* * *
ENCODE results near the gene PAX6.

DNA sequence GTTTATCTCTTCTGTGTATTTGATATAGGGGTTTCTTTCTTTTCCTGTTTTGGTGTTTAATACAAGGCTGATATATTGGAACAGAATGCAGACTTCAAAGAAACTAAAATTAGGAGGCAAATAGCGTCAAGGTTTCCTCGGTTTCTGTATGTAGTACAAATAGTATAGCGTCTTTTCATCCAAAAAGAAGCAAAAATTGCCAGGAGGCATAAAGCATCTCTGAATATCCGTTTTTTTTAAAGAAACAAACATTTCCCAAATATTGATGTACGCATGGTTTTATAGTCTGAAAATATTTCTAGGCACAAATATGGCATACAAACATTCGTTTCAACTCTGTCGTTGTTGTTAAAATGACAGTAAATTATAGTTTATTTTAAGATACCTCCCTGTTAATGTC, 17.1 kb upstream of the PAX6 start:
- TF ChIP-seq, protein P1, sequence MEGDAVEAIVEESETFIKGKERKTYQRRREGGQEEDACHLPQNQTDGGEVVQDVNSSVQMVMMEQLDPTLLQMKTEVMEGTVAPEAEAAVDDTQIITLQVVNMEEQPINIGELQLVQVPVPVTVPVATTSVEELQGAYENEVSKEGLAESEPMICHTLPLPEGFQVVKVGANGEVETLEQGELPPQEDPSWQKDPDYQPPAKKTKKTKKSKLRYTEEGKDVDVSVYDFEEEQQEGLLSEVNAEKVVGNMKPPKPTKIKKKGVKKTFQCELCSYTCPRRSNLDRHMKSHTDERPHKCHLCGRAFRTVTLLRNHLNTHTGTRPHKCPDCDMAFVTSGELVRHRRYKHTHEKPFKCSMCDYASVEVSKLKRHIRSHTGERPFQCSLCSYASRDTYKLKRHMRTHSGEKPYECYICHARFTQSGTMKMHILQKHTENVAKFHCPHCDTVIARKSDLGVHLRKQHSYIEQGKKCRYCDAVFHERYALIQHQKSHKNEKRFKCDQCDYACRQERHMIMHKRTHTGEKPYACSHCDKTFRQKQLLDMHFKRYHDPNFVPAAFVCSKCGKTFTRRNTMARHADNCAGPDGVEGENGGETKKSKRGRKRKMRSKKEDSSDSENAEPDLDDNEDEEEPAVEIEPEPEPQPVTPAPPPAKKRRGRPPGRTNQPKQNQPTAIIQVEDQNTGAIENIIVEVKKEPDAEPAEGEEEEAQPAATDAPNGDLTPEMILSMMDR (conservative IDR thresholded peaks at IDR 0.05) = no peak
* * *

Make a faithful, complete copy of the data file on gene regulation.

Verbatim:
ENCODE results near the gene PAX6.

DNA sequence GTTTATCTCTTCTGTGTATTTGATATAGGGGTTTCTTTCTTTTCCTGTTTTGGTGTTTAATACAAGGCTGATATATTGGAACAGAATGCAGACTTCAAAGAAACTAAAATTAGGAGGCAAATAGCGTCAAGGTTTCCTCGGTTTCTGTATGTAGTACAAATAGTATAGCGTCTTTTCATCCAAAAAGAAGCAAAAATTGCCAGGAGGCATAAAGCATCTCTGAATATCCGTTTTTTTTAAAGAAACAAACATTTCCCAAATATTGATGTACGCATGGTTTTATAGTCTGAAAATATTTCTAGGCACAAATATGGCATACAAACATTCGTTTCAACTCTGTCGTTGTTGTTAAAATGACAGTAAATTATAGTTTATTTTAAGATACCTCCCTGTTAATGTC, 17.1 kb upstream of the PAX6 start:
- TF ChIP-seq, protein P1, sequence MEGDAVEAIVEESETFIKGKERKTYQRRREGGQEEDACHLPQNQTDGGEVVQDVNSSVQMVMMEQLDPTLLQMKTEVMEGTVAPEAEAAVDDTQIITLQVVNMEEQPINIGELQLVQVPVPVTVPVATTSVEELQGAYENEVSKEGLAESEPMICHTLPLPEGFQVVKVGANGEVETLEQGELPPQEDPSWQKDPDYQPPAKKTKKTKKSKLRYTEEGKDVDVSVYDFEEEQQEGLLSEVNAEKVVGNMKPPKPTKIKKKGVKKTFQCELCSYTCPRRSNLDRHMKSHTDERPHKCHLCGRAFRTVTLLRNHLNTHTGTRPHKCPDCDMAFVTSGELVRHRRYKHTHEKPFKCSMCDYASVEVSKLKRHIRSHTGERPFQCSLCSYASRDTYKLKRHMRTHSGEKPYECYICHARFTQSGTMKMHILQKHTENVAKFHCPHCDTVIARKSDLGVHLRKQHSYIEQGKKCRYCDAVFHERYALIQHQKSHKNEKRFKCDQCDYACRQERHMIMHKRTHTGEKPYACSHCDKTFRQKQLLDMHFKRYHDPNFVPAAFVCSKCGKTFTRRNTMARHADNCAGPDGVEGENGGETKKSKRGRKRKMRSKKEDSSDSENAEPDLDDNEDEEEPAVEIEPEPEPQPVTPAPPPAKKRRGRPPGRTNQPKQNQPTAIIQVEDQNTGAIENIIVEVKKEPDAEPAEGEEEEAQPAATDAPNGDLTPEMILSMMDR (conservative IDR thresholded peaks at IDR 0.05) = no peak